When should we NOT call ".sigmoid" in a loss function?

I’m on chapter 6 of the video lessons, and it mentions that F.binary_cross_entropy does not call .sigmoid() as part of its implementation, but F.binary_cross_entropy_with_logits does make that call. For the purposes of the chapter’s multi-label classification, we’re told to use the _with_logits version, but when would we choose the other, non-sigmoid option?

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So with F.binary_cross_entropy(), you need to apply a sigmoid to the output logits of your neural network before passing into the loss function. But using F.binary_cross_entropy_with_logits(), you just need to provide the output logits of the model to the function, since the sigmoid is applied internally. So it’s more of an implementation decision, whether you want an explicit sigmoid when you define your model, or if you assume the sigmoid takes place during the loss function calculation.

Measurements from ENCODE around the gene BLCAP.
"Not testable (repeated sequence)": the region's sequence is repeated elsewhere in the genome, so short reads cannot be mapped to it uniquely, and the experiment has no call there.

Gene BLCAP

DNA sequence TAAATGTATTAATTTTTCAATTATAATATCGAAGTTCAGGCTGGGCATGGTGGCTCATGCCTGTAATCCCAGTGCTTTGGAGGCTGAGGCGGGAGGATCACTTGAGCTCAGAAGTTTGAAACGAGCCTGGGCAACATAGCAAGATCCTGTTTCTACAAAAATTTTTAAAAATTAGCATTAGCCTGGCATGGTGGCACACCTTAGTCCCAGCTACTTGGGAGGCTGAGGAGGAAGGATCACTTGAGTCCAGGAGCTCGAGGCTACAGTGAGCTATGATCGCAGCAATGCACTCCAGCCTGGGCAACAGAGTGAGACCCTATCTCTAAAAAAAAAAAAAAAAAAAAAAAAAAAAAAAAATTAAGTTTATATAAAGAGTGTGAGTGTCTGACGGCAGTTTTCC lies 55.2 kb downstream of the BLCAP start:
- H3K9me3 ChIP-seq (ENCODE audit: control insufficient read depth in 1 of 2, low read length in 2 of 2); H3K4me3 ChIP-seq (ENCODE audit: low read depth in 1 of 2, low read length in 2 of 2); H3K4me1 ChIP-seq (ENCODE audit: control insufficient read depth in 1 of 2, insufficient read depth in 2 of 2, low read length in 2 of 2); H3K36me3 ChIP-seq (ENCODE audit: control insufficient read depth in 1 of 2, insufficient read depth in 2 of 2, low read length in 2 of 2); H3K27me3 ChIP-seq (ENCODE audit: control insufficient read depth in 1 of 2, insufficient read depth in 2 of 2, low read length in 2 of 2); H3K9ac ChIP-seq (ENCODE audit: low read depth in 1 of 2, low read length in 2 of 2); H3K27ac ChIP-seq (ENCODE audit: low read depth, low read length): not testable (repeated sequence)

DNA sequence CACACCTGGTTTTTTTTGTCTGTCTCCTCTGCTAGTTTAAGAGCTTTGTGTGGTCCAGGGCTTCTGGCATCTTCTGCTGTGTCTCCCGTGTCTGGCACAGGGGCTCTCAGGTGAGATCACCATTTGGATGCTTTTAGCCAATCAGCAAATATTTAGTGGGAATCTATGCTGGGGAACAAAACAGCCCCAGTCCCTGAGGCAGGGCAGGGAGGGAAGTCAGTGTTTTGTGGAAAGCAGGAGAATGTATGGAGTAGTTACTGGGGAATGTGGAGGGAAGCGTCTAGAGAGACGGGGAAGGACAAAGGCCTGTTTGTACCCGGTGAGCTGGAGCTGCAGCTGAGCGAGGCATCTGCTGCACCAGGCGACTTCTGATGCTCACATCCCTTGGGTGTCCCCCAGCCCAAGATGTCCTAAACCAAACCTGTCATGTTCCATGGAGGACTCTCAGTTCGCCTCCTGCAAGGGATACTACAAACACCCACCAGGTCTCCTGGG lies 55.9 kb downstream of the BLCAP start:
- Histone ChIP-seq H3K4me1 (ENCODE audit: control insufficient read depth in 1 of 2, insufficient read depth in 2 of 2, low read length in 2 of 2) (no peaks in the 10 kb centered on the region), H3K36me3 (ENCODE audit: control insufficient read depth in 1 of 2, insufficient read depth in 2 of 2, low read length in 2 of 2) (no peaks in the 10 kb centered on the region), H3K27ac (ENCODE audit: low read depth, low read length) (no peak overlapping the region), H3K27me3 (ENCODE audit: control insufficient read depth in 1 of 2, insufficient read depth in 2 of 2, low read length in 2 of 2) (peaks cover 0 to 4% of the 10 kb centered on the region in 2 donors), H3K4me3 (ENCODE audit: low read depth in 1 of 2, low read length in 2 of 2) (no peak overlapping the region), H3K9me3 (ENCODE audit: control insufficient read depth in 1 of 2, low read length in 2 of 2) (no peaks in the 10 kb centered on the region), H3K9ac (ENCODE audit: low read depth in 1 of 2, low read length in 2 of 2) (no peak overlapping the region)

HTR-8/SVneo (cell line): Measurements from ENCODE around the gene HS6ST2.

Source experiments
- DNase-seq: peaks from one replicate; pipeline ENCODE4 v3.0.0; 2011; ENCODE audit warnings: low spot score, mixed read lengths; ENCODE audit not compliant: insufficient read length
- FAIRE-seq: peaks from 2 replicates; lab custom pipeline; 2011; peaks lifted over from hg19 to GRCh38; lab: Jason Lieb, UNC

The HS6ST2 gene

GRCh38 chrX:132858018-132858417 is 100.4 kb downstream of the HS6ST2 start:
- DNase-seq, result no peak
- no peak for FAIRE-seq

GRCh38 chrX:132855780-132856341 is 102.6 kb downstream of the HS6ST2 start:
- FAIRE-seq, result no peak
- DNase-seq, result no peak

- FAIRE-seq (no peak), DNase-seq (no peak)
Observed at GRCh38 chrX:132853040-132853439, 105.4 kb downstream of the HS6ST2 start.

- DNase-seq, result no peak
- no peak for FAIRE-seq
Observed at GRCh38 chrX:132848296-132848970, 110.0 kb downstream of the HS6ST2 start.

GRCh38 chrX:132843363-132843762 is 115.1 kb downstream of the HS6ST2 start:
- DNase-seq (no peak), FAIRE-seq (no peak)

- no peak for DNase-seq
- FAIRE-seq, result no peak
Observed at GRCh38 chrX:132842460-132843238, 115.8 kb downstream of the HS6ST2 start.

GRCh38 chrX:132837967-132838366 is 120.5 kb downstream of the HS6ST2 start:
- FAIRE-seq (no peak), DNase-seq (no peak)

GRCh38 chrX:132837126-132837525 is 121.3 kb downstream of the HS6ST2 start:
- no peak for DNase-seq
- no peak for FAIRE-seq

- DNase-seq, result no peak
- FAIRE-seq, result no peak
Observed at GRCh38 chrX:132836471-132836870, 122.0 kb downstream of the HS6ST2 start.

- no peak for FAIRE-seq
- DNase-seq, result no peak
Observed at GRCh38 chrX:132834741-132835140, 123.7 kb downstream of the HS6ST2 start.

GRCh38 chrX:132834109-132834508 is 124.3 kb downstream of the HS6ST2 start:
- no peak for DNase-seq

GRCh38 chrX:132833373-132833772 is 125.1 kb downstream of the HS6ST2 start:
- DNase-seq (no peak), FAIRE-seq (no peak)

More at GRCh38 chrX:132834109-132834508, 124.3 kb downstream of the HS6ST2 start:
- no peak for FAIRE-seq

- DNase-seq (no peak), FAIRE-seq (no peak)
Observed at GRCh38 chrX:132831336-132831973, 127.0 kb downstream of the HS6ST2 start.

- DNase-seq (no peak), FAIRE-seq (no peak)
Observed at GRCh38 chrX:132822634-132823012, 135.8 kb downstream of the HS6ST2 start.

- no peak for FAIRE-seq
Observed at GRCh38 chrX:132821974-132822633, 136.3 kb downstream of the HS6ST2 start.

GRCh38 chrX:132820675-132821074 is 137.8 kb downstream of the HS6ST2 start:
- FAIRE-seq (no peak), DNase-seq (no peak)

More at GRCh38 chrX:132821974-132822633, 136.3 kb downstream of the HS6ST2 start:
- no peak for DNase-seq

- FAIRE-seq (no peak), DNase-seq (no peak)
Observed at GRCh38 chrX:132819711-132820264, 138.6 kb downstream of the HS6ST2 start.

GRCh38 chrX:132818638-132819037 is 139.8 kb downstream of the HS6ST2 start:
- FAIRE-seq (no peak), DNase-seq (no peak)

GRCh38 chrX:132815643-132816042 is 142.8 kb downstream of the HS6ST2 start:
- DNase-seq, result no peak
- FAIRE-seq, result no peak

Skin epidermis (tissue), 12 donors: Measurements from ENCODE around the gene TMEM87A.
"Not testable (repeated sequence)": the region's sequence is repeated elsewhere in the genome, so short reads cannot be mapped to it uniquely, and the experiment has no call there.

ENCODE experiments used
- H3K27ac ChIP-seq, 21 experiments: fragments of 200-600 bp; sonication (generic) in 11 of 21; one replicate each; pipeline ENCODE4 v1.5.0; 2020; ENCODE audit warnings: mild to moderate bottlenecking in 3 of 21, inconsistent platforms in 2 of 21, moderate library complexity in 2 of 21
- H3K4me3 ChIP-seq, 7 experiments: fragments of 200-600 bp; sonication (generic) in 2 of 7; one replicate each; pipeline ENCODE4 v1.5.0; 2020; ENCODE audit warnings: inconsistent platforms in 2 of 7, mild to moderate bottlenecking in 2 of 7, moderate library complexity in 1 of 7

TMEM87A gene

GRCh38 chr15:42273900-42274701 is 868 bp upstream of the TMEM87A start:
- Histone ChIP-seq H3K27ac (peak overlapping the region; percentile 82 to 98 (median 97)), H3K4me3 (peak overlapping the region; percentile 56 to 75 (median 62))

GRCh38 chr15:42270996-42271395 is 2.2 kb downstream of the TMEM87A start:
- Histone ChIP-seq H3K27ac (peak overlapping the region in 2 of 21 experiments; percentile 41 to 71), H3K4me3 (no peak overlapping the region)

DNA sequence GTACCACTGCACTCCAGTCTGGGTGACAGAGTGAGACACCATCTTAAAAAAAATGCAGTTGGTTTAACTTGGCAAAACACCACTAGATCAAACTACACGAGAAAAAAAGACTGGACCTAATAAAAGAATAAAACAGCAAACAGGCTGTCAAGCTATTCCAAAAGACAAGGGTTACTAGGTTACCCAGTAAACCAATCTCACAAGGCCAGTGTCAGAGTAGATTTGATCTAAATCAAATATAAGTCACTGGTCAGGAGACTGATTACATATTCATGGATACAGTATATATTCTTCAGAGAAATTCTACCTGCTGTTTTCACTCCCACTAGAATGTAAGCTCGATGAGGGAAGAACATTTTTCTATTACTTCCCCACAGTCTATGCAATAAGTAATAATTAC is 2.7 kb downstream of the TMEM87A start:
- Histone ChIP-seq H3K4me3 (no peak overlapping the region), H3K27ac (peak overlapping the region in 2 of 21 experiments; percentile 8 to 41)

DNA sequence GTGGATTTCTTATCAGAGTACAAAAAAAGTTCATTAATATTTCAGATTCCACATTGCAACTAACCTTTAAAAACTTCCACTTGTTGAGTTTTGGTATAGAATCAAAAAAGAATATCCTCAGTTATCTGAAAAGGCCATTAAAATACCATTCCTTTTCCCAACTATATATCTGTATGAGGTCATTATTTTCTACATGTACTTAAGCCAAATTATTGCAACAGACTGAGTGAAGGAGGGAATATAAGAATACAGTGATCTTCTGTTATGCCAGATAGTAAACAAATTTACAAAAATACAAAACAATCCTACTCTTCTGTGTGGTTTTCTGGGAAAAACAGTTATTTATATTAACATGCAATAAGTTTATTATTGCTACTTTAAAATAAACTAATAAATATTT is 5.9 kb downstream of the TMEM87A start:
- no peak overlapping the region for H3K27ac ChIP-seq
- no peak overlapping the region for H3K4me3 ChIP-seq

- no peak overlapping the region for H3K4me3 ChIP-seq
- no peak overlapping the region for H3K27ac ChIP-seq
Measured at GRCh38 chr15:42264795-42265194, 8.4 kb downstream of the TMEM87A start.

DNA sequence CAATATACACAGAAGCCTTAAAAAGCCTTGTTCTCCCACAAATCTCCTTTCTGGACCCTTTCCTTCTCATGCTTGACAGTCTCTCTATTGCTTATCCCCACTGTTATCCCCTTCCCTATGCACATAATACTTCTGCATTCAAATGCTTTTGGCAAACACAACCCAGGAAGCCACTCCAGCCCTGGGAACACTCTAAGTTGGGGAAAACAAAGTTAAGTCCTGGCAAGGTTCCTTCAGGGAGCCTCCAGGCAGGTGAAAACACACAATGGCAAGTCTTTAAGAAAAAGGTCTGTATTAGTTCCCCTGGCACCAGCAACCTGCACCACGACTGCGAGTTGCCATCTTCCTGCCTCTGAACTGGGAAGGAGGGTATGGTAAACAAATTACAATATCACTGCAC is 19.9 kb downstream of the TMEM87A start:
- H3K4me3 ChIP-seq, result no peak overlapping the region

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This was helpful for me. Here is a little code I used to confirm what you said:

import torch
import torch.nn.functional as F

out = torch.randn((3, 2), requires_grad=True)
y = torch.rand((3, 2), requires_grad=False)
out_after_signmoid = F.sigmoid(out)
loss1 = F.binary_cross_entropy(out_after_signmoid, y)
loss2 = F.binary_cross_entropy_with_logits(out, y)


tensor(0.8506, grad_fn=<BinaryCrossEntropyBackward>)
tensor(0.8506, grad_fn=<BinaryCrossEntropyWithLogitsBackward>)
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If to generalize is your goal, the loss function wouldn’t be the matter. I would start experimenting different regularization methos: dropout, L2, L1, etc, in this order. I cannot find the paper at hand, but I remember something like induced bias (regularization) could improve generalization with small sample size data.